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- 05-16-2012, 01:45 PM #1
Illegal Immigration Glossary; words of meaning and manipulation
Illegal Immigration Glossary; words of meaning and manipulation
Scranton Immigration Policy Examiner
One needs to understand the word to understand the message
Words matter; they have meaning. Understanding the meaning of the word is essential in understanding the meaning of the message.
Often times, words have quite similar spellings yet disparate meanings. Take, for example, the words literal and liberal. They sound alike and are, indeed, nearly identical in spelling with only one letter being different. Yet, their respective definitions are distinct, to say the least. Literal means actual, factual, exact, verbatim or free from exaggeration or embellishment. Liberal means the exact opposite; not literal or strict, loose, broadminded.
In other words, when it comes to discussion, debate or argument, literal is true and liberal is false; literal is right and liberal is wrong. No better illustration of this dynamic exists than in the realm of illegal immigration where words are employed by alien apologists to convey a sense of propriety where it doesn't belong.
So, let's take a look at the the typical glossary of terms involved in the discussion of the scourge of our society, illegal immigration, and how the words are used by each side. We'll begin with a word that both sides should agree on, citizen. According to Merriam-Webster, a citizen (as it applies to this topic) is “a native or naturalized person who owes allegiance to a government and is entitled to protection from it.” In the United States, one becomes a citizen in either of three ways; by being born on U.S. soil, by being born to citizen parents while abroad, or by applying for citizenship. Per definition, citizenship is a sort of implied contract in which the individual pledges allegiance to a particular nation (government) and in return receives protection from it. Easy enough?
A national is defined as being an individual who is a citizen of any country other than the United States. Hence, if one is born in another country and is not “naturalized” they are not American citizens but rather are foreign nationals. Of course, the definition of naturalization is “The process by which U.S. citizenship is granted to a foreign citizen or national after he or she fulfills the requirements established by Congress in the Immigration and Nationality Act.” Hence, when a foreign national follows the legal process to become an American citizen, they are considered to be naturalized. As such, they are entitled to the same rights and privileges as you and I, with the exception of being able to serve as President.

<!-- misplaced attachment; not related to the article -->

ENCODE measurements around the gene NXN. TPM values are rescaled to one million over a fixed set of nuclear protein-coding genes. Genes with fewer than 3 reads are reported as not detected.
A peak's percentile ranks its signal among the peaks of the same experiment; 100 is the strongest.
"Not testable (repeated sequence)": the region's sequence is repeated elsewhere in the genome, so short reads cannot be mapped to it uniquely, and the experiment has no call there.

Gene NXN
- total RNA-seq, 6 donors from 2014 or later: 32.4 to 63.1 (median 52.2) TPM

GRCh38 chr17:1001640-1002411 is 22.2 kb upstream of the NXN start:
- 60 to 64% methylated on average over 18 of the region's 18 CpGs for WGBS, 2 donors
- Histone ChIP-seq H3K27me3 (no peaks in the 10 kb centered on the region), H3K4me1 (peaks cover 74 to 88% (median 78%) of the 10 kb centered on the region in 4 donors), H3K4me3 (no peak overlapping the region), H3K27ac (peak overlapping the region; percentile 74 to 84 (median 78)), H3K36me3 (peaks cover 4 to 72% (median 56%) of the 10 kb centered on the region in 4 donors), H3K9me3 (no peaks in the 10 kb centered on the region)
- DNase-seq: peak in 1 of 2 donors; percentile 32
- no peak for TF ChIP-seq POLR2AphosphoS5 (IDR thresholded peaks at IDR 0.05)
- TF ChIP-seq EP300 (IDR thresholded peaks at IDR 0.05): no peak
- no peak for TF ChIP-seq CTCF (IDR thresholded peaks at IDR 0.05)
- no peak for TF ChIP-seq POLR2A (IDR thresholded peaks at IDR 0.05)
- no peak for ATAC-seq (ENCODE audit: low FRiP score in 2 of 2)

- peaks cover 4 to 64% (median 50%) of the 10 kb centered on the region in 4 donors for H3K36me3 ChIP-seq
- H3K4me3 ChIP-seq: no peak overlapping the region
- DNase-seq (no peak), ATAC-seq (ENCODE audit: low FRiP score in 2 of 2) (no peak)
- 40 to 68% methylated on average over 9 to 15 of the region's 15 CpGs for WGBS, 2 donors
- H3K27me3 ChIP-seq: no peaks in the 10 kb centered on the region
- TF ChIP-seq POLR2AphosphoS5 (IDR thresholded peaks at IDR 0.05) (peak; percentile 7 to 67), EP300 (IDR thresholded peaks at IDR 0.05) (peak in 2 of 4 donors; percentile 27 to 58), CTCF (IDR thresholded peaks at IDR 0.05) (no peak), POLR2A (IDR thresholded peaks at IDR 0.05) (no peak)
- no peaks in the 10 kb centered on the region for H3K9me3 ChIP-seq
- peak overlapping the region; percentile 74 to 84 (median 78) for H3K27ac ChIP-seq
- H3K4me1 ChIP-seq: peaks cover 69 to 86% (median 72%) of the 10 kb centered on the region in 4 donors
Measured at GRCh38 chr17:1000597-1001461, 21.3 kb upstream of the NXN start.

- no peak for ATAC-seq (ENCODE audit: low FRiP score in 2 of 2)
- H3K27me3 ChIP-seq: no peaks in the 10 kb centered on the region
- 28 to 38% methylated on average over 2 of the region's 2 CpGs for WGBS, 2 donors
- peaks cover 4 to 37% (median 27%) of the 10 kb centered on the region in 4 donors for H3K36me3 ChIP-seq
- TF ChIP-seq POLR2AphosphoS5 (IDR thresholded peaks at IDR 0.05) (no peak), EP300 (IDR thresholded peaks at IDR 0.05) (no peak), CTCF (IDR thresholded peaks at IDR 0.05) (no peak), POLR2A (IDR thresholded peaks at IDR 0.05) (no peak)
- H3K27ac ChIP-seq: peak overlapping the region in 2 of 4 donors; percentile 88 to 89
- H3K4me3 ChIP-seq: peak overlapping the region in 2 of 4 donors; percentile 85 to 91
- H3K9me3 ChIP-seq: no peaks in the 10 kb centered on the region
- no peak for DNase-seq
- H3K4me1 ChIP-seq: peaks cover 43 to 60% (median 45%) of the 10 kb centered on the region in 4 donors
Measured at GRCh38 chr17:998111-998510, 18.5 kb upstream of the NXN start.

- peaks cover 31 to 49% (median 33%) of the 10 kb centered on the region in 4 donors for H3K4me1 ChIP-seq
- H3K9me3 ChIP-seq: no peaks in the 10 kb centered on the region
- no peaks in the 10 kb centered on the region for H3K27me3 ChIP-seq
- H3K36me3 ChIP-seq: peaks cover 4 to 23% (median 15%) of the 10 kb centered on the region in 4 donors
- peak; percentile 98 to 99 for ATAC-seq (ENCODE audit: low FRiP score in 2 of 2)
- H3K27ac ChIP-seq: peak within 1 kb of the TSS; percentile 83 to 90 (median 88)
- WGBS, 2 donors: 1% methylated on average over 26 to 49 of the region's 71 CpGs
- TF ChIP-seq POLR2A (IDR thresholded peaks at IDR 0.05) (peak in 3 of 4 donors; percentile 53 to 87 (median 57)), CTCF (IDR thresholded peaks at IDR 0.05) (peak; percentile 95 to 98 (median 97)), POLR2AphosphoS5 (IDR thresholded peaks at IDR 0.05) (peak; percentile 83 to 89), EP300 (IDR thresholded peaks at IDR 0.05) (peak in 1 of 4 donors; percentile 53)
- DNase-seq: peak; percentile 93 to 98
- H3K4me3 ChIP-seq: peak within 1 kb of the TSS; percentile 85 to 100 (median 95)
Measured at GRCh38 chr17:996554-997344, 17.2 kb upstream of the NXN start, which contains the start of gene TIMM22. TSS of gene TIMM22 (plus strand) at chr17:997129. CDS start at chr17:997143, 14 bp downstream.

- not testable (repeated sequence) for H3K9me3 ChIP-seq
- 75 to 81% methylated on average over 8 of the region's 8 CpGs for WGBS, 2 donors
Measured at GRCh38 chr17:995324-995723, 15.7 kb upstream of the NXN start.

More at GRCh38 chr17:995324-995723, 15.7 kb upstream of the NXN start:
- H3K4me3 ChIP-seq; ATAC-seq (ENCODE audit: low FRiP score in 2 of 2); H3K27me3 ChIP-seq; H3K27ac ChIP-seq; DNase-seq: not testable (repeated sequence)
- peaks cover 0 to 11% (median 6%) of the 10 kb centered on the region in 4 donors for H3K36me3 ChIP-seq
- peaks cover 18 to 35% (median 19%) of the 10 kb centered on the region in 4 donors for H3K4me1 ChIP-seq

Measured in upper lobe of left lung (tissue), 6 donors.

Moving right along, we arrive at the word immigrant. By Merriam-Webster's definition, an immigrant is a person who comes to a country to take up permanent residence. The assumption is that all who take up residence in another country do so lawfully. Therefore, we must look to our government's definition of immigrant, which is “An alien who has been granted the right by the U.S. government to reside permanently in the United States and to work without restrictions in the United States.” A legal immigrant is also known as a lawful permanent resident. Hence, as in the case of a naturalized citizen, an immigrant is one who has entered our country legally and has been granted permission to remain here. Of course, legal immigration requires following a certain process and obtaining certain documents, which leads us to the next word of meaning.
If those who are (legal) immigrants possess certain documents, then those who enter the country illegally would be lacking those documents, making them undocumented. In fact, the very definition of undocumented is “Not supported by documentary evidence” or “Lacking required documentation for legal immigration or residence.” In other words, an immigrant is a legal resident and possesses documentation to prove it. An illegal immigrant is really not an immigrant at all, for they have not been granted the right to enter or remain in our country and therefore lack the documents which all immigrants possess. It is to this latter group of people (illegally) residing in the United States that our government has given another name, leading us to our next word.
Merriam-Webster defines an alien as “Relating, belonging or owing allegiance to another country or government: Foreign.” Clear enough, but just in case there's any doubt, our government defines alien as “Any person not a citizen or national of the United States.” By this standard, someone visiting from a foreign country with a tourist visa and valid passport is an alien, simply because they are not American. They may be here legally (at least for the moment), but they are still aliens. Also by this standard, a foreign national who entered and/or lives in this country and does not have proper documentation is an alien. Furthermore, the lack of documentation represents a breaking of our immigration laws, which makes their undocumented status a criminal act, thereby making the title of illegal alien not only wholly appropriate but necessary to distinguish them from documented (legal) aliens.